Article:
Five Easy Question With Ryan Singer
Written by J.T. Ryder
J.T.: What was the reason that you got up on stage for the first time?
Ryan: I just had to. It is that simple. As a kid I remember seeing standup comedians on television and thinking to myself, “that is the best job ever!” I just never thought I could write my own jokes. Then, over time I started trying to actually write things down instead of just being funny and took it to the stage.
J.T.: Have you seen those who have material but no stage presence or an overblown stage presence with no material?
Ryan: Comedy and humor are subjective. I can think someone or something is funny, but the person sitting right next to might be offended or just bored. I’ve seen performers and I’ve seen writers if that is what you mean. Most people are stronger in one of those areas than the other. The people that can be great at both of them are the ones that will be great in this business if they work hard enough and get the right breaks. I’ve seen some go up on stage very early on in their career, like me for example, and just try to get by strictly on personality. It can only get you so far before you need solid writing and good jokes to fall back on. The same way great writing needs a vehicle to get out. Some of the best jokes ever written are just that: written.
J.T.: Did another comedian help advance you a little farther in your career?
Ryan: There have been a few comedians that have helped me along the way. The most influential are the ones that inspired the interest in the first place. But, after that you need peers that you can come up with that challenge you in a good way to keep getting better and keep working hard. There has not been one specific comedian that has taken me under his wing or anything like that, but there have been a couple of people in this business that truly nurtured me and forced me to literally get my act together. Without them, I would still be another would-be comic without a chance to develop.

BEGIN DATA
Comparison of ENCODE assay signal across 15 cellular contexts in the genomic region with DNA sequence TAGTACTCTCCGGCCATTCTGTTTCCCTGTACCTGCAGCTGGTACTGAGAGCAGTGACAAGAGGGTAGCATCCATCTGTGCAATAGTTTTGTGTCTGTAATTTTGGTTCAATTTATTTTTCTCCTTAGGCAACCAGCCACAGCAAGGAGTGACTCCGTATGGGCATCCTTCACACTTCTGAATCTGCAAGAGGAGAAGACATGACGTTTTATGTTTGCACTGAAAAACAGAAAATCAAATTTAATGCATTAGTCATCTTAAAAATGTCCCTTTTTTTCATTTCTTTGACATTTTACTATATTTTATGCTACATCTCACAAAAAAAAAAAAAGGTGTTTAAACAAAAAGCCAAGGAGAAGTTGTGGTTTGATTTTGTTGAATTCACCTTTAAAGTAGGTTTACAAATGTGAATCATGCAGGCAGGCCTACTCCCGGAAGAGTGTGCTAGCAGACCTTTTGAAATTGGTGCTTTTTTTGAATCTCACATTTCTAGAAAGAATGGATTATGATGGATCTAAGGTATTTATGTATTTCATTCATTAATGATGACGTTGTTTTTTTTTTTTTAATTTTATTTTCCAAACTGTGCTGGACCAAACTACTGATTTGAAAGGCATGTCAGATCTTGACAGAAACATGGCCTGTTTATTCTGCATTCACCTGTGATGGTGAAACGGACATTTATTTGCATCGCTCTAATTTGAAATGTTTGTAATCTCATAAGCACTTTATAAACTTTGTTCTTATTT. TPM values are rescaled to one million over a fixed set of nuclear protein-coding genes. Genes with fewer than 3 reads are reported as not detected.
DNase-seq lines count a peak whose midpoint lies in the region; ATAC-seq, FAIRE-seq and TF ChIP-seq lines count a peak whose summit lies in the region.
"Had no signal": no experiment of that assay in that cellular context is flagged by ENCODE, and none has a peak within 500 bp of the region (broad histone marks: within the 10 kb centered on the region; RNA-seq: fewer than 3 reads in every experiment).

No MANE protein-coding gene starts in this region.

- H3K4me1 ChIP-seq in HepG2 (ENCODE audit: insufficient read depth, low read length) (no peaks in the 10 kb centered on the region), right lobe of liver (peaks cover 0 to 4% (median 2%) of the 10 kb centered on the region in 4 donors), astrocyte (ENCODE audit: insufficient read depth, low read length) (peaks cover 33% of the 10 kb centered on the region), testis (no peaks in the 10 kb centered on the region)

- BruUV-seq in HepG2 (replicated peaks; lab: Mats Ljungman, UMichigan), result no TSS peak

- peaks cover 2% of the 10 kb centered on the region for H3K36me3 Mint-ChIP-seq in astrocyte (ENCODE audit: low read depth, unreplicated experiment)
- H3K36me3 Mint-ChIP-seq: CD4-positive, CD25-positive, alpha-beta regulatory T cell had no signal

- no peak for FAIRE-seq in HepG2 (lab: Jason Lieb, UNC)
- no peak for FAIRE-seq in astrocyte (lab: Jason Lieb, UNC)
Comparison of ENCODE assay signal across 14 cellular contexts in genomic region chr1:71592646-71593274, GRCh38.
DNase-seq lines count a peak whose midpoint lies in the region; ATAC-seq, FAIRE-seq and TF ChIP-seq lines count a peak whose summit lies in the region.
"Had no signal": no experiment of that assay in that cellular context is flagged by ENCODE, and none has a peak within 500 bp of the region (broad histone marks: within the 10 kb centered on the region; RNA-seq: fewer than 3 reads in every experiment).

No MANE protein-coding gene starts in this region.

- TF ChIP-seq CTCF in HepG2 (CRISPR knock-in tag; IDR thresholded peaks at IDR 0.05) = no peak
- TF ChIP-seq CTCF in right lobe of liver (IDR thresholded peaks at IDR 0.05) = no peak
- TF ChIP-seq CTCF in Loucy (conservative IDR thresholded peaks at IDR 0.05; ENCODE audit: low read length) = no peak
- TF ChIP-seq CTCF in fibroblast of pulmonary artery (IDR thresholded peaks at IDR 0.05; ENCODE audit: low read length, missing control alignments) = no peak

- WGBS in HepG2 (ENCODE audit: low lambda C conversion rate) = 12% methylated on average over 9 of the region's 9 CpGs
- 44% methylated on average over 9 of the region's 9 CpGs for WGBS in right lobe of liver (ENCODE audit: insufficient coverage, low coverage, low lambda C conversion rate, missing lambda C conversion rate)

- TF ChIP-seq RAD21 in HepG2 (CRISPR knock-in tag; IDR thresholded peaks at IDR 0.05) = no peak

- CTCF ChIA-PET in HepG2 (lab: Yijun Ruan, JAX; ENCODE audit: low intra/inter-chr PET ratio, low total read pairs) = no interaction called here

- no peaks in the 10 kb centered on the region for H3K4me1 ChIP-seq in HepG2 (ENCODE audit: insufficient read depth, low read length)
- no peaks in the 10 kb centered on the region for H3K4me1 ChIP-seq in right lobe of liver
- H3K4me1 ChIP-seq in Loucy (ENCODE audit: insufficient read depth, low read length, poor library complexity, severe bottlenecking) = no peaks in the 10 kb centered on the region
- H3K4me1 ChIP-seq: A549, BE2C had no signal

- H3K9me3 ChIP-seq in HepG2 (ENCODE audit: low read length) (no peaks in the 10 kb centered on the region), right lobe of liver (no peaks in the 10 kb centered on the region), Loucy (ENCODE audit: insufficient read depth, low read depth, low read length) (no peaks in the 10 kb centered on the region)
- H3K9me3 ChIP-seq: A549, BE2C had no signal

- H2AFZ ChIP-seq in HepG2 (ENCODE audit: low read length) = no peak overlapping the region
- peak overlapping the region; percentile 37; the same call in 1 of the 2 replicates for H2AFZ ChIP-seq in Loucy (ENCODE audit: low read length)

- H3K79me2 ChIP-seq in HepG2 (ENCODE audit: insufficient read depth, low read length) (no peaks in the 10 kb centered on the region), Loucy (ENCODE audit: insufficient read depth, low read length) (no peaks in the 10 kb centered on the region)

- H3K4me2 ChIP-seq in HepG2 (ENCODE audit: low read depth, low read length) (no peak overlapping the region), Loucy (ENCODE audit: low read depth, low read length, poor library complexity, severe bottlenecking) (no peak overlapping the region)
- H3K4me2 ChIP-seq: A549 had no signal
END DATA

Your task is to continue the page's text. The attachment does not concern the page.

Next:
J.T.: Who do you view as inspirations for your comedy? (It definitely doesn’t have to be another comedian)
Ryan: Inspiration comes from many sources in my life. I have been inspired by different comedian over the years. When I was child, I was with my dad and my uncle coming back from the store and they popped the trunk and there was an album that caught my attention and I grabbed it. It was a Richard Pryor album and my dad quickly snatched it from me. He said, “No, no, no. You can listen to this when you’re a little older. For now, you can listen to this,” and he handed me Bill Cosby’s Himself album. I listened to it over and over again. When I was older, the first comedy CD I ever bought was that Richard Pryor album Is It Something I Said? My dad would listen to that CD when we drove places and laugh our asses off. Also, Steve Martin and his absurdly funny style influenced me heavily. There are really too many to list as I believe I can learn something from any performer, no matter how long they have been performing, no matter what their avenue of expression. At this moment in my life, I have someone very close to me that I consider to be my muse. She has really inspired me to go above and beyond what I thought I was capable of doing.
J.T.: I’ve seen you perform live and have also seen your video clips. How would you describe your comedic style?
Ryan: I do not know how I would describe my style other than what people have told me. At the end of the day, I could try to mold my style or be methodical in the type of image or material I put out there, but it is the audience that decides. I would hope that my comedic style is funny. That is really all I am striving to be. When people say my name, I just hope they attach that word: funny.
Ryan has been featured on the Bob and Tom Show and Comedy Central’s Open Mic Fight. He recently recorded a live CD at Go Bananas Comedy Club in Cincinnati titled How To Get High Without Drugs. You can check out clips of Ryan’s randomly weird comedic style on his website, ryansingercomedy.com, as well as checking out his touring schedule and perusing his random brain droppings.
(This article was originally published on December 19th, 2007 in the Dayton City Paper)